Infographics

This infographic is an overview of some of the key findings of a 2020 survey conducted by the Canadian Human Rights Commission, asking people to weigh in on the Commission’s new role in monitoring the United Nations Convention on the Rights of Persons with Disabilities. 

Monitoring the CRPD - Preliminary survey results 

Infographic 1 - Monitoring the CRPD

Here is what the infographic tells you:

The United Nations Convention on the Rights of Persons with Disabilities (CRPD) is an international agreement that promotes and protects human rights for people with disabilities. The Canadian Human Rights Commission is responsible for monitoring how the CRPD is being followed in Canada.

In June and July 2020, the Commission asked people across Canada about how they want to be involved in this important work, and what THEY think is important.

We received 2927 responses. Of those, 64% identified as having a disability, and 48% are familiar with the CRPD.

One of the questions we asked was: How much of a positive effect do you think the Convention will have for people with disabilities? 54% said they think the CRPD will have a positive effect. 

We asked about Canada’s performance in protecting and promoting the rights of people with disabilities. The scores were not in Canada’s favour. 86% of respondents feel Canada is doing a poor job promoting the rights of people with disabilities. And 83% feel Canada is doing a poor job protecting the rights of people with disabilities.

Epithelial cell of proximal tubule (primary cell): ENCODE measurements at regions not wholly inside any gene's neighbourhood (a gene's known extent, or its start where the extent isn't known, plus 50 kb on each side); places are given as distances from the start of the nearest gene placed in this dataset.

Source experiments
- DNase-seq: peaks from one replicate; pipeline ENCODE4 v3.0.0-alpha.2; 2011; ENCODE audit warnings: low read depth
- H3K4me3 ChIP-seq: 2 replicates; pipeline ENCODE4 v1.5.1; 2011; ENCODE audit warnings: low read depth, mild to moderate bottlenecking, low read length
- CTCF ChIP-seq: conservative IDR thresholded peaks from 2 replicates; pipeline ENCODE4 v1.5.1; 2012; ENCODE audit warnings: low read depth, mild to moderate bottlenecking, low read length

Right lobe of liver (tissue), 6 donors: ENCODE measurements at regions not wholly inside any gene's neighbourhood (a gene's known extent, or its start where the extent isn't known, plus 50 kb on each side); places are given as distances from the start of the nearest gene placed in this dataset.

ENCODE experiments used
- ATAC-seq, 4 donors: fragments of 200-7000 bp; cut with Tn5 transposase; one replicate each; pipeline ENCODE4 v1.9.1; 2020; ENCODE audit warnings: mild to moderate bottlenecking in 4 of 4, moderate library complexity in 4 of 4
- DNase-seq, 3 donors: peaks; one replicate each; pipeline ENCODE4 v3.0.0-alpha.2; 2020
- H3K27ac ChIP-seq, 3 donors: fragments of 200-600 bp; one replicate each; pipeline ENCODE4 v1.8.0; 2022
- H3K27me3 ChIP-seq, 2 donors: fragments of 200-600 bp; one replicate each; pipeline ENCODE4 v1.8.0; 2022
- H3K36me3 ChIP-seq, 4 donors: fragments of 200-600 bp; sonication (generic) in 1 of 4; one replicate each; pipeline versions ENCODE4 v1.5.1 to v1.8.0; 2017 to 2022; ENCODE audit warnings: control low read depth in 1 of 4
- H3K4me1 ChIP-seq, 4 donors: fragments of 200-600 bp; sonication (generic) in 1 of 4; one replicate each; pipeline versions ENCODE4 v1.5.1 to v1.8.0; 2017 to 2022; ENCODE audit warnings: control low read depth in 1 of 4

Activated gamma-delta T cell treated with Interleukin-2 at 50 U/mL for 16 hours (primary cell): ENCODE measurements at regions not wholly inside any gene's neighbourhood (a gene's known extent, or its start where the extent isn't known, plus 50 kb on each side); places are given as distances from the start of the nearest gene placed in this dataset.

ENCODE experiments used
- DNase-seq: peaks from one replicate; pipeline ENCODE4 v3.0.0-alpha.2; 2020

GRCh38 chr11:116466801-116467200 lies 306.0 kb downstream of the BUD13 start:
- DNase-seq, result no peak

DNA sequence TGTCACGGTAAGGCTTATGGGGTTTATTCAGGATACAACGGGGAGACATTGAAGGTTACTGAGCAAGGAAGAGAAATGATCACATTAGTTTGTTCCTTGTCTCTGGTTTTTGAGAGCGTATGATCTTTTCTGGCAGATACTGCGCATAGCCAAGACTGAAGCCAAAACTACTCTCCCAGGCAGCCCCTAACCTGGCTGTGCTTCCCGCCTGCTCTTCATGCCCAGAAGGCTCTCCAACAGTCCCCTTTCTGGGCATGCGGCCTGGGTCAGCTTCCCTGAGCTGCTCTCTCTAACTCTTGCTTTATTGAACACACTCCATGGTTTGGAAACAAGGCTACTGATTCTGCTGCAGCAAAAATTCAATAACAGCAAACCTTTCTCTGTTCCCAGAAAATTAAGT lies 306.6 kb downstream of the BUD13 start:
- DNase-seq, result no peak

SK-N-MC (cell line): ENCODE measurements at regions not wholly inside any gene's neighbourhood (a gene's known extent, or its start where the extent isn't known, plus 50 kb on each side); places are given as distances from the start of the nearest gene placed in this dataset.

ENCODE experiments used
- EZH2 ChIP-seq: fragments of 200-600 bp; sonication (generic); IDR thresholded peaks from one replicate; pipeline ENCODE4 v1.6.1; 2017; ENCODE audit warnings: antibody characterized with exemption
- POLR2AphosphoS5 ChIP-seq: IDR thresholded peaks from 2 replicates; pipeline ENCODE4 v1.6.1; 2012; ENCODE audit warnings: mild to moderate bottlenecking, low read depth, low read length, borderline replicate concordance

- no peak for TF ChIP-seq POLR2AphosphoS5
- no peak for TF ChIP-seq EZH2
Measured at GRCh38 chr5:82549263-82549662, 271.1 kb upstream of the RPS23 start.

In asking respondents what the top 3 issues or areas of concern are for them, they identified: 

  • Poverty
  • Housing
  • Work and Employment

Infographic 2 - Monitoring the CRPD

Here is what the infographic tells you:

The United Nations Convention on the Rights of Persons with Disabilities (CRPD) is an international agreement that promotes and protects human rights for people with disabilities. The Canadian Human Rights Commission is responsible for monitoring how the CRPD is being followed in Canada.

In June and July 2020, the Commission asked people across Canada about how they want to be involved in this important work, and what THEY think is important.

66% of respondents said they are interested in being involved in the Commission’s monitoring work.

We asked respondents about the kinds of supports they would need to be able to take part in monitoring: The top 3 supports identified were:

  • Training
  • Financial resources
  • Communication supports

We asked them what roles they could see themselves playing. The top 3 roles identified were:

  • Staying informed and up to date on the monitoring process
  • Review drafts of final reports
  • Review data that is gathered

We asked what would be some of the most useful outputs of information. The top 3 outputs identified were:

  • Stories about people with disabilities
  • Visual information – like videos or brochures
  • Reports